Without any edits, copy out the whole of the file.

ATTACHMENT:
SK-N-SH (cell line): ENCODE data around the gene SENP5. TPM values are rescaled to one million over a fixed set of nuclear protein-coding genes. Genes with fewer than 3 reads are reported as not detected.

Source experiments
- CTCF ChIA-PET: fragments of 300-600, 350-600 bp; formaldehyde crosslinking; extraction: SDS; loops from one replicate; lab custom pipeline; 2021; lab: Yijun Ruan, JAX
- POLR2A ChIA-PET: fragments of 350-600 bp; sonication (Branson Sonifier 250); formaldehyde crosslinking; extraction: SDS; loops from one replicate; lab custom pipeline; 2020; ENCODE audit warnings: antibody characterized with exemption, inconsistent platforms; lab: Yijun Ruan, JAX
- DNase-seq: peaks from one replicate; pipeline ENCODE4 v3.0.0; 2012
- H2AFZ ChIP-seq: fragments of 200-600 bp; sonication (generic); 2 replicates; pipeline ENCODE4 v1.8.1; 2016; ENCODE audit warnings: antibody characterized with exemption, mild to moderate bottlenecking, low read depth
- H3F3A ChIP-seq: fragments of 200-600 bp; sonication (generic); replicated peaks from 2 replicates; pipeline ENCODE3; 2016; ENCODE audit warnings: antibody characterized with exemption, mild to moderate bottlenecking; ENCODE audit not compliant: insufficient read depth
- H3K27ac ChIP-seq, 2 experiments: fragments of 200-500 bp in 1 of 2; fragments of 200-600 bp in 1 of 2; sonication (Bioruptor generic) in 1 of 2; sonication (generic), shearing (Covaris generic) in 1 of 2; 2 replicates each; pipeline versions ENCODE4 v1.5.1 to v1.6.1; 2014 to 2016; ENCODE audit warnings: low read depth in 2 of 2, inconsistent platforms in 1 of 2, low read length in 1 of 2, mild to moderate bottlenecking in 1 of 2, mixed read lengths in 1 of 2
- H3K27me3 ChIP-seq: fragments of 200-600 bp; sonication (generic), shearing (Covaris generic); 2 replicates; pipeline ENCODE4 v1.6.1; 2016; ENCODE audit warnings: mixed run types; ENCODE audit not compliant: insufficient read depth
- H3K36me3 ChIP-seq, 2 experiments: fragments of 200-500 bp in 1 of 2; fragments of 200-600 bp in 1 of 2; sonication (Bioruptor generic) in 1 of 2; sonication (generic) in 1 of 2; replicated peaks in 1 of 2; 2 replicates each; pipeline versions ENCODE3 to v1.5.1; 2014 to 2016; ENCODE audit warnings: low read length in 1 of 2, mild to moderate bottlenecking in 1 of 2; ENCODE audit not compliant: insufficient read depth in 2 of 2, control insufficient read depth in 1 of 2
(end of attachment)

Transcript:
SK-N-SH (cell line): ENCODE data around the gene SENP5. TPM values are rescaled to one million over a fixed set of nuclear protein-coding genes. Genes with fewer than 3 reads are reported as not detected.

Source experiments
- CTCF ChIA-PET: fragments of 300-600, 350-600 bp; formaldehyde crosslinking; extraction: SDS; loops from one replicate; lab custom pipeline; 2021; lab: Yijun Ruan, JAX
- POLR2A ChIA-PET: fragments of 350-600 bp; sonication (Branson Sonifier 250); formaldehyde crosslinking; extraction: SDS; loops from one replicate; lab custom pipeline; 2020; ENCODE audit warnings: antibody characterized with exemption, inconsistent platforms; lab: Yijun Ruan, JAX
- DNase-seq: peaks from one replicate; pipeline ENCODE4 v3.0.0; 2012
- H2AFZ ChIP-seq: fragments of 200-600 bp; sonication (generic); 2 replicates; pipeline ENCODE4 v1.8.1; 2016; ENCODE audit warnings: antibody characterized with exemption, mild to moderate bottlenecking, low read depth
- H3F3A ChIP-seq: fragments of 200-600 bp; sonication (generic); replicated peaks from 2 replicates; pipeline ENCODE3; 2016; ENCODE audit warnings: antibody characterized with exemption, mild to moderate bottlenecking; ENCODE audit not compliant: insufficient read depth
- H3K27ac ChIP-seq, 2 experiments: fragments of 200-500 bp in 1 of 2; fragments of 200-600 bp in 1 of 2; sonication (Bioruptor generic) in 1 of 2; sonication (generic), shearing (Covaris generic) in 1 of 2; 2 replicates each; pipeline versions ENCODE4 v1.5.1 to v1.6.1; 2014 to 2016; ENCODE audit warnings: low read depth in 2 of 2, inconsistent platforms in 1 of 2, low read length in 1 of 2, mild to moderate bottlenecking in 1 of 2, mixed read lengths in 1 of 2
- H3K27me3 ChIP-seq: fragments of 200-600 bp; sonication (generic), shearing (Covaris generic); 2 replicates; pipeline ENCODE4 v1.6.1; 2016; ENCODE audit warnings: mixed run types; ENCODE audit not compliant: insufficient read depth
- H3K36me3 ChIP-seq, 2 experiments: fragments of 200-500 bp in 1 of 2; fragments of 200-600 bp in 1 of 2; sonication (Bioruptor generic) in 1 of 2; sonication (generic) in 1 of 2; replicated peaks in 1 of 2; 2 replicates each; pipeline versions ENCODE3 to v1.5.1; 2014 to 2016; ENCODE audit warnings: low read length in 1 of 2, mild to moderate bottlenecking in 1 of 2; ENCODE audit not compliant: insufficient read depth in 2 of 2, control insufficient read depth in 1 of 2